Don't Be Bad
Non essere cattivo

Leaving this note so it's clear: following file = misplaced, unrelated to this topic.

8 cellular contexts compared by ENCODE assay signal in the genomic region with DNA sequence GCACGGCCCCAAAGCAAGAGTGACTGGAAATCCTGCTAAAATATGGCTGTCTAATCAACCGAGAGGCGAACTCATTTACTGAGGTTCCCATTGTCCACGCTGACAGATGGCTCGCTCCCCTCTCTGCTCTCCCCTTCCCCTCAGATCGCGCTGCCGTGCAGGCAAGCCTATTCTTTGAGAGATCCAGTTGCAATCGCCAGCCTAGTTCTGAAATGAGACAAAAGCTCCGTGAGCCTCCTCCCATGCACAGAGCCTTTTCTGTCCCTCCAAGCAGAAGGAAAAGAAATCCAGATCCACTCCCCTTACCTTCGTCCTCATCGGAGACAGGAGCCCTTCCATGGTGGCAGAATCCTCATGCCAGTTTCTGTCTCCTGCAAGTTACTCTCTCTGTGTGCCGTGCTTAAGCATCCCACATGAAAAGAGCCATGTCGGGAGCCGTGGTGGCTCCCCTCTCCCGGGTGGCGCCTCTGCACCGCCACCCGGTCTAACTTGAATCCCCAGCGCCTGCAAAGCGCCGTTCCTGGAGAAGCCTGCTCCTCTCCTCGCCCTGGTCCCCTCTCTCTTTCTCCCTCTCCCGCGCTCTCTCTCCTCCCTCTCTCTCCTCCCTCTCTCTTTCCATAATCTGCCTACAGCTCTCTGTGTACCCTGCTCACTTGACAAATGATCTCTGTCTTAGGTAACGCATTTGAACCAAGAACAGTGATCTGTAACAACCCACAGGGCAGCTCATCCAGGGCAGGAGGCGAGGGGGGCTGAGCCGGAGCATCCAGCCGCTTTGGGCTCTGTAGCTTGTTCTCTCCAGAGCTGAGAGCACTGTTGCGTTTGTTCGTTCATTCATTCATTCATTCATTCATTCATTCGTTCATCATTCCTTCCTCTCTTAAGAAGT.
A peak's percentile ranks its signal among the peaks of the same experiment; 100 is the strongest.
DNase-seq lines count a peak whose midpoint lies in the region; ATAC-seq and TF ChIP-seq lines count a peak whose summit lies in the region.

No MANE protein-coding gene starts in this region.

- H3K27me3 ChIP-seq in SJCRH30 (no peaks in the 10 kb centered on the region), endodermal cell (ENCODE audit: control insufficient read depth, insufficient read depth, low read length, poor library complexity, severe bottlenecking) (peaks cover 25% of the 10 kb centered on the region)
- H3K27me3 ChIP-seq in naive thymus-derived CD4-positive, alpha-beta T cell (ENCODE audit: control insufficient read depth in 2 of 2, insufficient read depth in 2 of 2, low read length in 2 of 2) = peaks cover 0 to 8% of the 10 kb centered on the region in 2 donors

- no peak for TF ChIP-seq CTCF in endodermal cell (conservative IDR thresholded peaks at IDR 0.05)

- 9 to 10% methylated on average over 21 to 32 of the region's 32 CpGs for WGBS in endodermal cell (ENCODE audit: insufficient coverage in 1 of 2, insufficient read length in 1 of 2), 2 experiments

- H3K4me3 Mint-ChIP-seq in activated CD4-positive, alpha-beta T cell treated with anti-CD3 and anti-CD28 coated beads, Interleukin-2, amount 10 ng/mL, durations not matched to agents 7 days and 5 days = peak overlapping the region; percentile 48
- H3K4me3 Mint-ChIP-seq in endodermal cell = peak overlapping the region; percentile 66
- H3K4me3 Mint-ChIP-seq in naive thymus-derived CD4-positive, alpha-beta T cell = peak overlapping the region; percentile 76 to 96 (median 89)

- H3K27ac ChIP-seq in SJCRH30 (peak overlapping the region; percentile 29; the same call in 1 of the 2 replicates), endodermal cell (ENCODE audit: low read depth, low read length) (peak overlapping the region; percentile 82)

The Italian submission for Best Foreign-Language Film at last year’s Academy Awards, “Don’t Be Bad” is the final work of cult director Claudio Caligari, who died of cancer before its completion. The film was shepherded to the finish line by actor Valerio Mastandrea, who starred in Caligari’s “The Scent of the Night.” A riff on themes characteristic of the great Italian filmmaker Pier Paolo Pasolini, “Don’t Be Bad” also explores environs familiar from that director’s work — in particular, the downscale outer-Roman suburb of Ostia, which was not only the setting of several Pasolini films but also the location of his murder. Updating the Pasolini-style characters for the ’90s — a hedonistic time of money, luxury cars, nightclubs, cocaine, and synthetic drugs — Caligari focuses on Vittorio (Alessandro Borghi) and Cesare (Luca Marinelli), friends in their early 20s who are in a headlong search for success. The pair pays a high price for their risky ambition, and Vittorio attempts to save himself by abandoning Cesare. But the bond that unites them proves too strong to break.